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Pig and Fiddle is a corner pub with a small front and a long side stretching down the road and becoming a beer garden and rear entrance. From the front there is a long wooden floored room with a few steps half way downs it and then the room continues to patio doors opening onto the beer garden. At the front there is a mixture of styles of tables and seating on both sides with the right side having a glass ceiling letting in lots of light to what would otherwise be a dark room. Up the steps and the beamed ceiling is closer. Along to the right just after the steps is the servery, which is in dark narrow space which is also the path to another room round to the right. Food is served and is family friendly.
Good Beer Guide
Have a pint here
Real ale: Butcomble Original;; Big Cheese (Redemption); London Pride; Once bitten (Woodfordes);
keg: Bohemian ; Goram (Butcombe)
Lager: 1664; Carling; San Miguel; Mahou
Cider: Ashton Press; Thatcher’s Gold Guinness
Sam Wellers is a two roomed traditional bar and offers traditional pub grub. There is seating and small tables at the front of the room then the servery on the back right wall with more seating opposite it. Then there is a second room through from this area with seven tables for ding or sitting quietly.
Have a pint here
Real ale: Bombadier Pale Ale; Landlord; Doom Bar; Butcombe Gold
Lager: Fosters; Heiniken
Cider: Stowford press; Blackthorn Guinness
Click picture to enlarge....
Bath is a large city in Somerset with a population of about 89,000 augmented by over a million staying visitors a year and a further 3 million day visitors. These tourists are attracted by the historical and cultural activities in Bath. The Romans built baths and a temple here and bath Abbey was founded in the 1600s. Bath’s real rise to prominence was in the Georgian era when the spa waters were believed to help cure disease. During this time the Georgian city was built and the population increased, and Beau Nash organised the social life for the city. Jane Austen famously lived here in the early 1800s.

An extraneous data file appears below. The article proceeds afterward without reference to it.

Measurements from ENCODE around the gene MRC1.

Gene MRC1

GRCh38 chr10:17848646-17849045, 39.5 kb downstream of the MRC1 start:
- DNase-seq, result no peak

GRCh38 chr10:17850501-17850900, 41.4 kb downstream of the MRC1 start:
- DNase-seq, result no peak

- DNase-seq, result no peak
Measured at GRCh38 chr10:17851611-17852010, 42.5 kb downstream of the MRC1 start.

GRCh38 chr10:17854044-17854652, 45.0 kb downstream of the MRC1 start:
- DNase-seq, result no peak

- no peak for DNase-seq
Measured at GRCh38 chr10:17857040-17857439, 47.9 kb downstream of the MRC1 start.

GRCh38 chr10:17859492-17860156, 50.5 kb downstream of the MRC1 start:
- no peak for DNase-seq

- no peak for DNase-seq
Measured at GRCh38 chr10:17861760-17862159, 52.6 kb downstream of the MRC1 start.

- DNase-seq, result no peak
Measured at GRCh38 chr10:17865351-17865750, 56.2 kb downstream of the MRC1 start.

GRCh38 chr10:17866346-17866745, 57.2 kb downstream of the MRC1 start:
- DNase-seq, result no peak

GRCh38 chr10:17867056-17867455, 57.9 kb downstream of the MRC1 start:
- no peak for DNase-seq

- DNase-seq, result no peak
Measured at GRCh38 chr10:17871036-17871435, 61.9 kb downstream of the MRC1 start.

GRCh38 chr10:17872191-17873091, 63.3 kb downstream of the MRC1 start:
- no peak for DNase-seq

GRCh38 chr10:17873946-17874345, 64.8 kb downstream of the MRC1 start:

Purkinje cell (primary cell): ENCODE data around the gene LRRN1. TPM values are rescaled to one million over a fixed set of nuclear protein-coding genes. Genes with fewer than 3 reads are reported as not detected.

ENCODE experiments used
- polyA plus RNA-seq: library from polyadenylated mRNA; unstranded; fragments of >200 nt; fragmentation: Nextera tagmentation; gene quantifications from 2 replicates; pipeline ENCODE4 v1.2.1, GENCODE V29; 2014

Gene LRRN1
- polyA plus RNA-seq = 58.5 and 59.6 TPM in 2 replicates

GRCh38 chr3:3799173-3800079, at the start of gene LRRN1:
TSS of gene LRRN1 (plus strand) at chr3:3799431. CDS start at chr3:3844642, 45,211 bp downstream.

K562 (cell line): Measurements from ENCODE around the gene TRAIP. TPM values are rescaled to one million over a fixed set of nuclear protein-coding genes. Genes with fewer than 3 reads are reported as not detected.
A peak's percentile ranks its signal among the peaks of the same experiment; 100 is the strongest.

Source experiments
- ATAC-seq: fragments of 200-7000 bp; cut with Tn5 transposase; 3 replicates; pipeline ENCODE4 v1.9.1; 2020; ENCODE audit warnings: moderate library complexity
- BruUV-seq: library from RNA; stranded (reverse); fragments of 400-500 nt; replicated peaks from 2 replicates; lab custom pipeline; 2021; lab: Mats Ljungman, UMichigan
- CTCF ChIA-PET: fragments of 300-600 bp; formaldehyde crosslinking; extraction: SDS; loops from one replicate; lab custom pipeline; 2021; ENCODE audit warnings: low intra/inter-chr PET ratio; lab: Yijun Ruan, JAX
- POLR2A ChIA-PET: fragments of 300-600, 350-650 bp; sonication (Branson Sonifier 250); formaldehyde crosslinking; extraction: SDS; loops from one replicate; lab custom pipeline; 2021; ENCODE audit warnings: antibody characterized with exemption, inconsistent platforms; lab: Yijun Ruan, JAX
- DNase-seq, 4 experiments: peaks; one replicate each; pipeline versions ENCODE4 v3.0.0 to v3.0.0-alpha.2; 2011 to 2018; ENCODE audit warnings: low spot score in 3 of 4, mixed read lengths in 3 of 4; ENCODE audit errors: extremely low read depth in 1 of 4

Among the sites to see are The Assembly Rooms, The Royal Crescent, Bath Abbey and the Roman Baths . Bath is also a centre for retail therapy should it be required. There are also two open top bus tours and the Bizarre Bath walk is good evening’s entertainment.
The Old Green Tree is much as it was when refurbished in 1926. It consists of two rooms either side of the servery. These rooms are connected via a wide corridor where the main servery counter is with some stools but rest standing. Each of the panelled rooms can be served via the end of the counter or through the door. The first room is first on the left, then the lobby bar and further on to the left the back lounge. The first room has bench seating along window and three tables and the only window to the street while the lobby area has light from above . Lunchtime meals
Have a pint here
Described in Britain’s Best Real Heritage Pubs
Good Beer Guide
Real ale: Exmoor Gold; Butcombe Original; Incognito (Plains); Maverick (Blindman’s); Butcomble Bitter
Lager: Veltins; Budweisser
Cider: Ashton Press; Honey’s Midford cider
What gas is the main constituent of air?
Saracen’s Head is a Green King pub which has two entrances as it stretches between two different streets. It claims to be the oldest pub in Bath running since 1713. Entering from the door on the higher up of the streets there is a central servery in the middle of the room. There is seating either side of the door and down the right hand side opposite the servery. The left side is mainly for standing. Beyond the servery there is a smaller area with dark wood tables and chairs.
It would be better if staff quietened down rowdy customers.
Have a half pint here
Real ale: Green King IPA;Abbot; Amplified; London Glory; Otter; Doom Bar